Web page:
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The Committed – tekijä: Viet Thanh Nguyen

The Committed (vuoden 2021 painos)

– tekijä: Viet Thanh Nguyen (Tekijä)

JäseniäKirja-arvostelujaSuosituimmuussijaKeskimääräinen arvioMaininnat
1177180,197 (3.82)4
Teoksen nimi:The Committed
Kirjailijat:Viet Thanh Nguyen (Tekijä)
Info:Grove Press (2021), 400 pages
Kokoelmat:Oma kirjasto
Arvio (tähdet):

Teoksen tarkat tiedot

The Committed (tekijä: Viet Thanh Nguyen)


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Näyttää 1-5 (yhteensä 6) (seuraava | näytä kaikki)
Nguyen is a brilliant writer, but beware these novels are dense with ideas and thin on plot. ( )
  ghefferon | May 2, 2021 |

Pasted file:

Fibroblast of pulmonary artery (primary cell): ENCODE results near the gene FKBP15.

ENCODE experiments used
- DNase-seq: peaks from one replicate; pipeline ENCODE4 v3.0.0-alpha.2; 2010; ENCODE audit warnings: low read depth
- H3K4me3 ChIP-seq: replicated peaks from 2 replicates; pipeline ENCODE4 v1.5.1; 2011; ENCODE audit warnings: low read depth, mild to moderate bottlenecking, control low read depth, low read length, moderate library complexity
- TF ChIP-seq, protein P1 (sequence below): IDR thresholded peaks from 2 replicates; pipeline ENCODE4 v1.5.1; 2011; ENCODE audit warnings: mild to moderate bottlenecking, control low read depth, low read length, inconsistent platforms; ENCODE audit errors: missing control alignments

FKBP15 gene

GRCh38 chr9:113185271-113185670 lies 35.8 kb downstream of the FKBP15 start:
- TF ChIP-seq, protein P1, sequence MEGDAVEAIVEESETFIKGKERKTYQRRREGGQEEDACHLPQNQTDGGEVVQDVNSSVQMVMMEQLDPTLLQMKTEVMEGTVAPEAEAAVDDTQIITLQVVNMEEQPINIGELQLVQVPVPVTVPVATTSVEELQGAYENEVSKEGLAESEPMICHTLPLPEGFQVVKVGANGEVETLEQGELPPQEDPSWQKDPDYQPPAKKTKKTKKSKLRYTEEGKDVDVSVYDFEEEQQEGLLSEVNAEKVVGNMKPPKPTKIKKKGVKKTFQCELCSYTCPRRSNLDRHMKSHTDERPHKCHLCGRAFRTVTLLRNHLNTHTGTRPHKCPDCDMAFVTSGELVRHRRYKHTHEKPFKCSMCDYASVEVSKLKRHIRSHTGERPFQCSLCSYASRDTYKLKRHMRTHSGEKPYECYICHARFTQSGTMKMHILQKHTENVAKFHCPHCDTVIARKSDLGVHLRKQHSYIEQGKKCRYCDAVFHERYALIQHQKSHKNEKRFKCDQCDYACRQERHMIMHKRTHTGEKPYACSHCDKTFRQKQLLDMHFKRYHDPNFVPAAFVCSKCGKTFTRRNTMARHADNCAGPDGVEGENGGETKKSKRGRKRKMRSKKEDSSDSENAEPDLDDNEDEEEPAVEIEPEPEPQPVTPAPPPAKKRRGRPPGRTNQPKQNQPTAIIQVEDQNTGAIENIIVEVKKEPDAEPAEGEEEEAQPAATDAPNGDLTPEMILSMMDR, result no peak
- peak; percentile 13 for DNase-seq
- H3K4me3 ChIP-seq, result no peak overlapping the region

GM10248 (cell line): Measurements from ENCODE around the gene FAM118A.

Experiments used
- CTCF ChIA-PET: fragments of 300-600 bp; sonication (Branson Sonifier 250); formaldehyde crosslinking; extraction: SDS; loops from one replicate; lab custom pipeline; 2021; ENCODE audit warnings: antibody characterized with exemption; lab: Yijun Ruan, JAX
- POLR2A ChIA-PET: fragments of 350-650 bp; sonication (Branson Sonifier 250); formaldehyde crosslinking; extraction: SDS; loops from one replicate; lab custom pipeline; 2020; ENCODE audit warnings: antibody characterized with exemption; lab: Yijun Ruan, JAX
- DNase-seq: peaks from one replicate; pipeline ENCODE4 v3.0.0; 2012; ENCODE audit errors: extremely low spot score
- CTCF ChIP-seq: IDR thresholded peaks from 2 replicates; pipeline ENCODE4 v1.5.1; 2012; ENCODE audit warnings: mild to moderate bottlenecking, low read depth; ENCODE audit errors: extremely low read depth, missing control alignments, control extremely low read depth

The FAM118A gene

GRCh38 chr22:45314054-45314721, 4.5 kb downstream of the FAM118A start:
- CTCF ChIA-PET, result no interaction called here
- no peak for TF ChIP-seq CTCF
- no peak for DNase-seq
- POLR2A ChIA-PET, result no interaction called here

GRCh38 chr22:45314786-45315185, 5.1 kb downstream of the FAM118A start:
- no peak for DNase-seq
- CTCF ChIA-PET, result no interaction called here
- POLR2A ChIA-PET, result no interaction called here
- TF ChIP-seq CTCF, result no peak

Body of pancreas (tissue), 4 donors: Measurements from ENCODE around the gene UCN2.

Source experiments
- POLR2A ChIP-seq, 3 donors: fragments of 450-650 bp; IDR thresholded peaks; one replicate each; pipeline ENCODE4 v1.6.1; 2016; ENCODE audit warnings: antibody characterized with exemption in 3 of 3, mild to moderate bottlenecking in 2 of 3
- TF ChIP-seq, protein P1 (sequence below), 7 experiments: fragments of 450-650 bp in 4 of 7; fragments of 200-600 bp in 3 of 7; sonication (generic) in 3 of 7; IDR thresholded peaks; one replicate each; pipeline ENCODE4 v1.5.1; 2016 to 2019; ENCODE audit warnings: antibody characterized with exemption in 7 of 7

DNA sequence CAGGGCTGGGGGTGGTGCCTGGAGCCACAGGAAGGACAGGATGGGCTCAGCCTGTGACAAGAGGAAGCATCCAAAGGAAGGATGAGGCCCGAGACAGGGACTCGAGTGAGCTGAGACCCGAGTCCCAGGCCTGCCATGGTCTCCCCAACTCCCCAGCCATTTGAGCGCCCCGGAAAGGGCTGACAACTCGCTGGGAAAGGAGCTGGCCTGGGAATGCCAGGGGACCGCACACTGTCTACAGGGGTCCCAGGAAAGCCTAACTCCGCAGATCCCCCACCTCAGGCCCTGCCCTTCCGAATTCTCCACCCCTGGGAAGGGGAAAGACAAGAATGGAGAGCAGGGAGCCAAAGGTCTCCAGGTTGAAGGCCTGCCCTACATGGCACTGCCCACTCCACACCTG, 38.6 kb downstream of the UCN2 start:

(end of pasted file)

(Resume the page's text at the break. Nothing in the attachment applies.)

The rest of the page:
The Committed, a sequel to Nguyen's Pulitzer Prize winner, The Sympathizer, picks up in the 80's where the narrator has graduated from his reeducation camp and now tries to get by in the criminal underworld of Paris by selling drugs to rich aristocrats and intellectuals. I loved the first novel and admire this one but have to admit that the political explorations are less engaging than the first. The "narrative threads that carry us through the major political, economic and societal aftershocks of late 19th-century colonial expansion: capitalism, the rise of communism, immigration, assimilation, hypercapitalism, religious extremism."(Guardian) are a bit long winded. The writing however continues to be both funny and fascinating. The main character's relationship with Bon and Man, continue to develop from the first novel. The three are promised blood brothers who years later wind up on very different political sides with our narrator in the middle trying to prevent them from killing each other. The novel's ending leaves room for yet another exploration into half-Vietnamese and half-French, narrator who is a communist spy and refers to himself as “a man of two faces and two minds." Nguyen is an important, intelligent author. I should look into his other works.